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Topic: analogRead - divide by 1023 or 1024? (Read 38367 times) previous topic - next topic

nickgammon

Feb 24, 2015, 01:33 am Last Edit: Feb 24, 2015, 01:34 am by Nick Gammon
Following on from this thread I've been trying to get my head around converting the result from analogRead to a voltage.

Let's suppose:

Code: [Select]

int value = analogRead (A0);  


And imagine we get the value of 1000.

Now (ignoring the fact that integers don't have decimal places) is the voltage (assuming we have a 5V reference):

Code: [Select]

 1000.0 / 1024 * 5.0 = 4.8828125

or:

 1000.0 / 1023 * 5.0 = 4.8875855


In other words, divide by 1023 or 1024? I should point out that dividing by 1024 immediately gives a "wrong" answer for measuring 5V:

Code: [Select]

 1023.0 / 1024 * 5.0 = 4.9951171


This is because the maximum reading is 1023.

Browsing the web:




http://arduino.cc/en/Tutorial/ReadAnalogVoltage

Quote
To scale the numbers between 0.0 and 5.0, divide 5.0 by 1023.0 and multiply that by sensorValue
One vote for 1023.




http://forum.arduino.cc/index.php?topic=200447.0

Multiple schools of thought, including:

You divide by 1024 if you are a mathematician or if you truly understand ADC successive approximation.



http://blog.codeblack.nl/post/NetDuino-Getting-Started-with-ADC.aspx

Hedging his bets:

Quote
The number 0 represents 0V and 1023 represents Aref. The voltage level at any ADC port can be determined as follows:
 
Code: [Select]
float analogValue = (float)digitalValue * (3.3f/ 1023f)

In theory, you should divide by 1024, because there are that many steps.



http://forums.netduino.com/index.php?/topic/2216-adc-value-divide-by-1024-or-1023/

Different opinions:

Quote
The ADC returns a value from 0 to 1023 not 0 to 1024. 0 to 1023 is 1024 different values because zero is a value too. ... That is why you divide by 1023 and not 1024.
Quote
Not exactly.
Consider the nominal "width" of the ADC reading: it is 1024. That is strictly related to Vref (typically 3.3V).
Now we must slice that segment in many smaller parts: in total are 1024 "tiles" (if you like numbered from 0 to 1023).



http://forum.arduino.cc/index.php?topic=252276.0

The divisor (1023.0) in that tutorial is wrong.  The correct value is 1024.0...

Code: [Select]
float voltage= sensorValue * (5.0 / 1024.0);

The maximum value returned by the analog-to-digital converter (1023) is correct.



http://www.electro-tech-online.com/threads/why-adc-1024-is-correct-and-adc-1023-is-just-plain-wrong.132570/

Quote
The correct scaling math; *x/n or *x/1024 correctly scales all the output data in size, but gives an average rounding error of 0.5 ADC counts (always rounding down).



So, how come we get a "wrong" result for a value of 1023?

It seems that the ADC can return 1024 "slots" of values (from 0 to 1023) where each slot represents 1/1024 of the reference voltage.

So for a 5V reference voltage the slot width is:

Code: [Select]

 5 / 1024 = 0.0048828125V


Thus a result of 0 could be: 0V to 0.00488V
A result of 1 could be: 0.00488V to 0.009766V
...
A result of 1023 could be: 4.99511V to 5V

So really the "wrong" result for 5V is more that the voltage is not necessarily 5V, it could be 4.995.

In addition to that, the hardware rounds down the result, so you could compensate by adding in an average error of 0.5.

Code: [Select]

 1023.5 / 1024 * 5.0 = 4.99756V


So this is reasonably close to 5V. Similarly a reading of 0 should probably be treated as possibly halfway between 0 and 1, thus it could on average be:

Code: [Select]

 0.5 / 1024 * 5.0 = 0.002441V





Oh yes, and the Atmega328 datasheet mentions in the section "23.7 ADC Conversion Result" that the figure is 1024.
Please post technical questions on the forum, not by personal message. Thanks!

More info: http://www.gammon.com.au/electronics

RayLivingston

Personally, I would say D) None of the Above.  If you're looking for that kind of accuracy, calibrate it by putting a precisely known voltage on the input, and seeing what readings you get.  You're almost certain to get at least one bit of "dither" as well, as you saw in the that test you ran in another thread yesterday.

Regards,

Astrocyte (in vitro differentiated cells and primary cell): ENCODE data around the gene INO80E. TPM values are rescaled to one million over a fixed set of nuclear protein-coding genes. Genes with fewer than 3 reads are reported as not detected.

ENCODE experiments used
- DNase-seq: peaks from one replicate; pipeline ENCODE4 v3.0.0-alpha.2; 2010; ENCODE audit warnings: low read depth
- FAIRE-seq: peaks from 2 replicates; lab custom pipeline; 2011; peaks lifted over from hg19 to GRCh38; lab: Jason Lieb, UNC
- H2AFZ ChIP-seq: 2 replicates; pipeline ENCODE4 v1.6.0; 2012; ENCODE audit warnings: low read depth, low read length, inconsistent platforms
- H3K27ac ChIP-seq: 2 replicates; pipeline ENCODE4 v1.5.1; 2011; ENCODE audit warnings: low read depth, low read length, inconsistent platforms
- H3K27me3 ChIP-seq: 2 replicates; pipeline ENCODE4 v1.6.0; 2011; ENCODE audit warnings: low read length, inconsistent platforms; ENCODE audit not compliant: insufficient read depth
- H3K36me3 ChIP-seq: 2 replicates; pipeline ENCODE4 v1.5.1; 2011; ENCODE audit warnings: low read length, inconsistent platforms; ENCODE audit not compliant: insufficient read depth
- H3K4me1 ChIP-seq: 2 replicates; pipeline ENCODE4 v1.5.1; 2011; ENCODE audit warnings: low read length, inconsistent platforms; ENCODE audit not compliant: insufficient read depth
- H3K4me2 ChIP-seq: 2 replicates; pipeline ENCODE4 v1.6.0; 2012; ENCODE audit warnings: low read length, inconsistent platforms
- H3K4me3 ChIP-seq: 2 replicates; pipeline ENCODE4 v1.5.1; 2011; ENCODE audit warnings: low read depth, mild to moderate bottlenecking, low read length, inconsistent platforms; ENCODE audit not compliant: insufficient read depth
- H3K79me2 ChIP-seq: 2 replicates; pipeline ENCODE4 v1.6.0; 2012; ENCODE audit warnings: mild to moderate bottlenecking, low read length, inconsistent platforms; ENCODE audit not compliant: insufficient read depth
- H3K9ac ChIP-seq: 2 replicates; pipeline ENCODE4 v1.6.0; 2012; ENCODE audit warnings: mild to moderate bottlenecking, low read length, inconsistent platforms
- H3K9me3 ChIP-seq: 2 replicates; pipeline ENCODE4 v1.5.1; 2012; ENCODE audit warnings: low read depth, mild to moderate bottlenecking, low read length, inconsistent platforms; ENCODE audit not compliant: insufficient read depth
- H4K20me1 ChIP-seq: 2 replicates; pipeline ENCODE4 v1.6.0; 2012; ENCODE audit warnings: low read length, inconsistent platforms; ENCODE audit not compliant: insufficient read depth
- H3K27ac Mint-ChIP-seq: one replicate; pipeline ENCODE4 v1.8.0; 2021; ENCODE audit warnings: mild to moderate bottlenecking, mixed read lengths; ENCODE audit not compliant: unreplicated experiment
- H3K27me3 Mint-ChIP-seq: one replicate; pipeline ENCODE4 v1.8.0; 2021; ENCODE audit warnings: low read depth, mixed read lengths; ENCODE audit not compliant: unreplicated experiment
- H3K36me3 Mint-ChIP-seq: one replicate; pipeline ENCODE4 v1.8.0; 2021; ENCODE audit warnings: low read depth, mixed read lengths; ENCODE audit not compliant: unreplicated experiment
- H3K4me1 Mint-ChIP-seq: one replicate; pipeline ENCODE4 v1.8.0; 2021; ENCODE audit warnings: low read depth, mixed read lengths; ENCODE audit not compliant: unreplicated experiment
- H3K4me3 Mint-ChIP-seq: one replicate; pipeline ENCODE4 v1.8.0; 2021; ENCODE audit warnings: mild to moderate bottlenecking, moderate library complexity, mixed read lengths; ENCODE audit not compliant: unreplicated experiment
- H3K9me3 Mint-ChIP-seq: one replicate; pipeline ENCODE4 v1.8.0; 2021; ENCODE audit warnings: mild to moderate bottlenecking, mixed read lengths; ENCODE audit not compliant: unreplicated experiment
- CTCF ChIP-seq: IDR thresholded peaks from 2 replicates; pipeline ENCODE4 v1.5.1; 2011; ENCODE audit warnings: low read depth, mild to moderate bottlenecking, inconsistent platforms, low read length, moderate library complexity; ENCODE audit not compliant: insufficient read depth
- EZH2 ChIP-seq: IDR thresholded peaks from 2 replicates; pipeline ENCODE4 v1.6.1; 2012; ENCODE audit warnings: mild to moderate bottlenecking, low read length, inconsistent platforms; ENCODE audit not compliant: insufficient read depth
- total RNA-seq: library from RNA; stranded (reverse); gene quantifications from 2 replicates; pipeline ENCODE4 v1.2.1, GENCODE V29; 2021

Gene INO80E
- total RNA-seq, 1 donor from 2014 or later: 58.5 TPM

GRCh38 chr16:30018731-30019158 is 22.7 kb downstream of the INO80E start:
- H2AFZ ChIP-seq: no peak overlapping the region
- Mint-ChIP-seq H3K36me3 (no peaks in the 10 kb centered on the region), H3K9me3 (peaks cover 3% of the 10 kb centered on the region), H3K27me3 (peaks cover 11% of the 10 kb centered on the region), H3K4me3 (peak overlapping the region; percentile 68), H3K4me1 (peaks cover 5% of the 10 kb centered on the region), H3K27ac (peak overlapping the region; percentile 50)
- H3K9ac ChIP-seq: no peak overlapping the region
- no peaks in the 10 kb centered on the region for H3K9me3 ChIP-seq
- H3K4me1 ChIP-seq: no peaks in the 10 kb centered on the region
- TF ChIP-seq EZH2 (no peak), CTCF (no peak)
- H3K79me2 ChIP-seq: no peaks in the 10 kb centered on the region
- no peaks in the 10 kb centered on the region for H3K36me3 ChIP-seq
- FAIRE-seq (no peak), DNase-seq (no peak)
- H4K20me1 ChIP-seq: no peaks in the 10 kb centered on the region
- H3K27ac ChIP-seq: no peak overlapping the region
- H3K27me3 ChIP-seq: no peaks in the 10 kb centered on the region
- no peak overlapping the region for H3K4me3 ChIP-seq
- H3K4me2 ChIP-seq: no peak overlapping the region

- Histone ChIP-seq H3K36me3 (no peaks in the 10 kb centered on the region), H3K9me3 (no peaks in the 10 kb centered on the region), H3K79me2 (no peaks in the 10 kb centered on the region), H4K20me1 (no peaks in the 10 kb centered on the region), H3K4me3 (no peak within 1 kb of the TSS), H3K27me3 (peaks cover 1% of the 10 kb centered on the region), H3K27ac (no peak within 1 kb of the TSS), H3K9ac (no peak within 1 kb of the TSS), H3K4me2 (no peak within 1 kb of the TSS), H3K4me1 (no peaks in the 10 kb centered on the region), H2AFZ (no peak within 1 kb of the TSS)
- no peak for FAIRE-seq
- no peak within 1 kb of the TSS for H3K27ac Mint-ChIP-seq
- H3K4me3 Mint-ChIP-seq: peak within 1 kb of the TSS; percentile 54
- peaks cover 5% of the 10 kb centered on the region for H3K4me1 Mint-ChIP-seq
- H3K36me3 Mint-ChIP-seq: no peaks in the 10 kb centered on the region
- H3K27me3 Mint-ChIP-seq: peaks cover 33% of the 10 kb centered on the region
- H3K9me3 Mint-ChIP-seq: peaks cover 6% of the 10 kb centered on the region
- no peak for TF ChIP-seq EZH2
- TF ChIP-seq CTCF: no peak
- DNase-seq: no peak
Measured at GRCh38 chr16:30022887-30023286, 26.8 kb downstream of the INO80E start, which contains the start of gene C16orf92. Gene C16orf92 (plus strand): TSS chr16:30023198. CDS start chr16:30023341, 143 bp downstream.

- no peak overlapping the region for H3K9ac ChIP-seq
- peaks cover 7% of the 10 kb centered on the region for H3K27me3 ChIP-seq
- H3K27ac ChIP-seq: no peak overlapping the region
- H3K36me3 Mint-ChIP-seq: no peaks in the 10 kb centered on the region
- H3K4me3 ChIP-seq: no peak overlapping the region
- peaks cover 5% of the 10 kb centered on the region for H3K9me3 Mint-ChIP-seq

Ray L.

Peter_n

#2
Feb 24, 2015, 02:42 am Last Edit: Feb 24, 2015, 02:42 am by Peter_n
Nick, what is your verdict ?

When an analog input is clipped to 5.000V, I would like to have 5.000V in my calculation. So I use 1023. I read that the ADC successive approximation requires 1024. However, I didn't think of the 0.5 bit rounding down, and I don't want it to be rounding down.

Talking about the last bit does make sense to me. With many samples for the average, it is possible to get more "relative" accuracy than 10 bits.

runaway_pancake

Any division of an ADC represents a range, not one particular voltage.
An analogRead that returns a "0" doesn't mean 0V but 0 to around 4.89mV

Refer the chart attached, sorry my rounding got a little sloppy.

"Who is like unto the beast? who is able to make war with him?"
When all else fails, check your wiring!

TomGeorge

#4
Feb 24, 2015, 02:47 am Last Edit: Feb 24, 2015, 02:48 am by TomGeorge
Hi,

The way I see it is that you have 1024 levels, GND is zero, so 1023 will be FullScale.
There are only 1023 steps.
You are counting quantization steps not the resulting levels.
Zero is a number.
Tom...... :)
Everything runs on smoke, let the smoke out, it stops running....

Peter_n

Thank you Runaway Pancake.

Then this is what I want (adding half a bit, to avoid rounding down)
float voltage = ((float) rawADC  + 0.5 ) / 1024.0 * 5.0;

The voltage would never be 0.0 and never be 5.0

nickgammon

Nick, what is your verdict ?
First, let's go back to the datasheet:

Quote
0x000 represents analog ground, and 0x3FF represents the selected reference voltage minus one LSB.
So (contrary to what you might expect) 0x3FF (ie. 1023) does not claim to represent Vref, but rather the reference voltage minus one bit (which in the case of 5V is 5/1024 = 4.88 mV).

Thus, the fact that dividing 1023/1024 and multiplying by 5 does not give 5 is entirely consistent with the fact that it does not claim to represent Vref.

The datasheet goes on (on the previous page):

Quote
Quantization Error: Due to the quantization of the input voltage into a finite number of codes, a range of input voltages (1 LSB wide) will code to the same value. Always ±0.5 LSB.
So there is an expected error of +/- 2.44 mV.


Therefore I agree with Peter_n's formula:

Code: [Select]

float voltage = ((float) rawADC  + 0.5 ) / 1024.0 * 5.0;
Please post technical questions on the forum, not by personal message. Thanks!

More info: http://www.gammon.com.au/electronics

nickgammon

One of the reasons I was wondering this was that in the other thread my observations were slightly different to the calculated value, namely:

Code: [Select]

Analog port = 14, average result = 508    // 2.5V input
Analog port = 15, average result = 1022   // 5V input
Analog port = 16, average result = 672    // 3.3V input


Using the formula in the datasheet we would expect 2.5V input to give:

Code: [Select]

 2.5 * 1024 / 5 = 512


However I got 508 above.

So I checked the 5V pin with a meter and found it read 5.026V. Substituting now:

Code: [Select]